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Huawei: Ubiquitous computing will usher in a new era of connected societies

In a new industry report, the Chinese tech giant claims that statistical computing will account for 80 per cent of global computing power within five years

Huawei: Ubiquitous computing will usher in a new era of connected societies

Statistical computing will account for 80 per cent of all computing power used around the world, within five years, ushering in a new age of ubiquitous, intelligent computing, say experts at Chinese tech giant, Huawei.

“The technologies behind computing and connectivity are progressing by leaps and bounds every day, and they will soon pave the way for a world where all things sense, all things are connected, and all things are intelligent. Ubiquitous computing power will be the cornerstone of this future world,” said Liang Hua, chairman of Huawei's Board of Directors.

Hua claims that in order for telcos and businesses to access the computing power they need to power their next generation networks, the industry’s key players must work in a collaborative fashion to master three key concepts, outlined in the company’s new research paper, Ubiquitous computing power: The cornerstone of an intelligent society.

Per capita computing power

In his introduction to the report, Hua argues that per capita computing power can be used as an indicator for how far a country is down the road to digitalisation. In much the same way as per capita GDP is used to measure the economic strength of a country, per capita computing power can be used to quantify a country’s commitment to their digital economy and Smart City initiatives.  

“Currently, per capita computing power in major countries and regions ranges from 100 to 2,500 GFLOPS. Nevertheless, places with high per capita computing power are still in the very early stages of their intelligent journey; they will enter the next stage of growth – the developing stage – only when their per capita computing power surpasses 10,000 GFLOPS,” Hua said.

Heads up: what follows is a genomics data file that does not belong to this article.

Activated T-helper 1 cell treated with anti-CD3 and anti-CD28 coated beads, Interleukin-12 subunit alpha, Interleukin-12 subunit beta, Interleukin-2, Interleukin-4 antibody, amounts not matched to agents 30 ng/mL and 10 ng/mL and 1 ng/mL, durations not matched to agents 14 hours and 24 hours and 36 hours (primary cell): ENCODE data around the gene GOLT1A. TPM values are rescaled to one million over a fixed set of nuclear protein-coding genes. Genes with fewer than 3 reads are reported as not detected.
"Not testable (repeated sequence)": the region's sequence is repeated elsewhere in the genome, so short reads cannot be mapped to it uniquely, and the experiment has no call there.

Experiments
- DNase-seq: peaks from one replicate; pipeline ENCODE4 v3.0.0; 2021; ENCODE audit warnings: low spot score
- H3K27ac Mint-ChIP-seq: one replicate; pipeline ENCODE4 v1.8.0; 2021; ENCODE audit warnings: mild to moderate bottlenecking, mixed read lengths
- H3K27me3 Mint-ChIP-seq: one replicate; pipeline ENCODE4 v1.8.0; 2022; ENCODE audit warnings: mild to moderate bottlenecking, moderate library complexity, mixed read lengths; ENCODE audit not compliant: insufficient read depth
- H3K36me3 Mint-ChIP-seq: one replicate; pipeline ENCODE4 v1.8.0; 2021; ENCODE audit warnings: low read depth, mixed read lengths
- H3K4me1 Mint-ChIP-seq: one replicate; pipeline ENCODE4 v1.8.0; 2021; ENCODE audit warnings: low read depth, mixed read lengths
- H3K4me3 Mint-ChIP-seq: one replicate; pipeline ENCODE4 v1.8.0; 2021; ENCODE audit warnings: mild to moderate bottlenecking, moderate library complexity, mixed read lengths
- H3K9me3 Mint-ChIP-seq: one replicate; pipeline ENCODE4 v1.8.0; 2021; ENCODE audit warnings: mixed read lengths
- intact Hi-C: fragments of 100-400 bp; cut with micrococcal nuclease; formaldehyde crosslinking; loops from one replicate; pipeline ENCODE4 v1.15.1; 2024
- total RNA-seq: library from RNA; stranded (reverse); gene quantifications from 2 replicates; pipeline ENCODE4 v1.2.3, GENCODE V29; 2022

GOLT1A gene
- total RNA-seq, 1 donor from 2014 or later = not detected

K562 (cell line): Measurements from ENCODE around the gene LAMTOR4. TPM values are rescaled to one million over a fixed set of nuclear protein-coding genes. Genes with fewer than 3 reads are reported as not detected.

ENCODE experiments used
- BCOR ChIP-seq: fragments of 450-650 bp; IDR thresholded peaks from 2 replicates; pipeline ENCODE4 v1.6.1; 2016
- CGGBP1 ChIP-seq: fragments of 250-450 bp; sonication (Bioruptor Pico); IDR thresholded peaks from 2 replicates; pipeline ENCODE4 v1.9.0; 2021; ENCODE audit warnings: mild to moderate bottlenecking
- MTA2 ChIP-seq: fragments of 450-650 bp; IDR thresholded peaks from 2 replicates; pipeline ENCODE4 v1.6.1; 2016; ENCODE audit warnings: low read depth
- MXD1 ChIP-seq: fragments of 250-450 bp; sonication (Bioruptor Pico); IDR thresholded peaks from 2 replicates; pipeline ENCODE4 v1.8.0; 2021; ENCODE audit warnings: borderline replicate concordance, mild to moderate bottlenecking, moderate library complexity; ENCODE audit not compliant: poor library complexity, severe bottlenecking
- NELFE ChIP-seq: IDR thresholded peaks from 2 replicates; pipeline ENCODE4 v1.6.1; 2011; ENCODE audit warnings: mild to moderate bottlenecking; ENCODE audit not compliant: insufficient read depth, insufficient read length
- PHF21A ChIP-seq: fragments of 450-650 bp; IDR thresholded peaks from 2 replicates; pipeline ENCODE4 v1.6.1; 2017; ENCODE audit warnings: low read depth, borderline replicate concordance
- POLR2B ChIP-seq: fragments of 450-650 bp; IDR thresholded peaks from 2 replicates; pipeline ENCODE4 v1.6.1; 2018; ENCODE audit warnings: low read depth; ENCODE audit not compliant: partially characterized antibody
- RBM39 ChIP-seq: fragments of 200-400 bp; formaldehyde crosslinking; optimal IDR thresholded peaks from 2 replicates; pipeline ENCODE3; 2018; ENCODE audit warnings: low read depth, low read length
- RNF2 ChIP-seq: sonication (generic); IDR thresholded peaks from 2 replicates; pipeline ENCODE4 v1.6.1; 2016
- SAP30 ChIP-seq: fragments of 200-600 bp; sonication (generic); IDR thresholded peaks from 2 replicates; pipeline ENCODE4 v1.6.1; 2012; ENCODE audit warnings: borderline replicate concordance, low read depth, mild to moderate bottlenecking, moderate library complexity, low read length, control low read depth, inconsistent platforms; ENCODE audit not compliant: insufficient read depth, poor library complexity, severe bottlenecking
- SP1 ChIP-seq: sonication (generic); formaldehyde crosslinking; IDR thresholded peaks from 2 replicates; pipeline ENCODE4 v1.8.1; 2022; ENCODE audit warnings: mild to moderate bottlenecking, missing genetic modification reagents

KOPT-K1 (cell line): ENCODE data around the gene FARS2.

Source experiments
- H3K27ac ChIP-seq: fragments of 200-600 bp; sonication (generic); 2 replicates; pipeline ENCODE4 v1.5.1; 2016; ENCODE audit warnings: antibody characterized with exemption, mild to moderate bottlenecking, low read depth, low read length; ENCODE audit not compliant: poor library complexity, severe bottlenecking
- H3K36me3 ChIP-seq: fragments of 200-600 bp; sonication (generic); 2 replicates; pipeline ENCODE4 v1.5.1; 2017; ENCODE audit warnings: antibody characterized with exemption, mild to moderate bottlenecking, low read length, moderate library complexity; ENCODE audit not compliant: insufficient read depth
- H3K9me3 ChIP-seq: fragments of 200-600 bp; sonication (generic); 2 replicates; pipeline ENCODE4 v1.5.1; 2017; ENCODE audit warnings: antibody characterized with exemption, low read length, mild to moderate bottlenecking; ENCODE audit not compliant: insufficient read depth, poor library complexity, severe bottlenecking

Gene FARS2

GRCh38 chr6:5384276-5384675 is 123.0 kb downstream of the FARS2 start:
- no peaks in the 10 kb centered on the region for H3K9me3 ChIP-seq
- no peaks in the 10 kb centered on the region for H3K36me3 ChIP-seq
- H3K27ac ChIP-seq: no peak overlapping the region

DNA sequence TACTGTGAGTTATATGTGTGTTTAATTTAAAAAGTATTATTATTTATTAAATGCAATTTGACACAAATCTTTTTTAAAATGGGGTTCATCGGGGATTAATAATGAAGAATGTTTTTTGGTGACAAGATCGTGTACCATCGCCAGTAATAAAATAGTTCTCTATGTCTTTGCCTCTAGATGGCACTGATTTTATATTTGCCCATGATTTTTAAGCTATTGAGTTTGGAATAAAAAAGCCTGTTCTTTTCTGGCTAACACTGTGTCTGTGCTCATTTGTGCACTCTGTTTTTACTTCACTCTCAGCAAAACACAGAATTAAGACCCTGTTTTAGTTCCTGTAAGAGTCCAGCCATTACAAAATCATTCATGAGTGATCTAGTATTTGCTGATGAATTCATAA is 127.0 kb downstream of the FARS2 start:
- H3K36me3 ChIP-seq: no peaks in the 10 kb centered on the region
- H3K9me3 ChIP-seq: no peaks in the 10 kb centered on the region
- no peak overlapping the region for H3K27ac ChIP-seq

Hua claims that ubiquitous computing power will be the keystone upon which our future lives are built, underpinning the connectivity that facilitates everything from the car we drive, to the smart building we work in.

“Just like the wide adoption of electricity, which laid the foundation for an industrial society, ubiquitous computing power will become the cornerstone of an intelligent society,” he said.  

Building a diversified computing power ecosystem

The second pillar of Hua’s vision for an intelligent connected society, is building a diversified computing power ecosystem. The connected world of tomorrow will see a far more diverse range of application scenarios and data types than in our current digital landscape, which will call for a far more diversified computing power architecture.

“If we hope to succeed in building a prosperous and diversified computing power ecosystem, we will need new innovation in the underlying architecture and greater collaboration between customers, industry partners, and developers. This is the only way to build out the ecosystem more rapidly and provide new momentum for the computing industry as a whole,” he said.

Amongst others, Hua sites The European Processor Initiative (EPI) as a key example of the type of collaboration that is needed to build on the foundations for an intelligent connected society.

“As of January 2020, [the EPI] has gathered 27 partners from 10 European countries who work together across a number of domains, including R&D, production, and application scenarios for computing and chips. This has helped to promote robust development in the European computing industry through more concerted cross-sector collaboration,” he explained.  

Investing in statistical computing

It sounds obvious but if statistical computing is to be the lynchpin that holds together our future connected society, it will require some pretty significant investment in the near to mid term.

“Investing in computing power will promote innovation, boost economic growth, and improve people's lives, raising the overall competitiveness of many nations,” Hua said.

Hua argues that investing in statistical computing now will positively impact economic growth for economies around the world, by boosting the performance of local ICT industries but also by streamlining operational expense in a plethora of related industries, including agriculture, energy, scientific research and healthcare.

“Investments in computing power should be placed on a national strategic level, as well as planned and implemented strategically. In China, we have already begun enjoying the fruits of more readily available computing power. Every day, nearly 900 million people in China – from bustling cities to remote villages – can pay for anything, anywhere with a tightly integrated mobile payment ecosystem. From paying for meals and transportation with QR codes, to shopping online and in brick-and-mortar shops alike, each payment is completed instantly – a feat that would not be possible without widespread connections and computing,” he said.

You can download a copy of Huawei’s Ubiquitous Computing Power: The Cornerstone of an Intelligent Society report by clicking here.  

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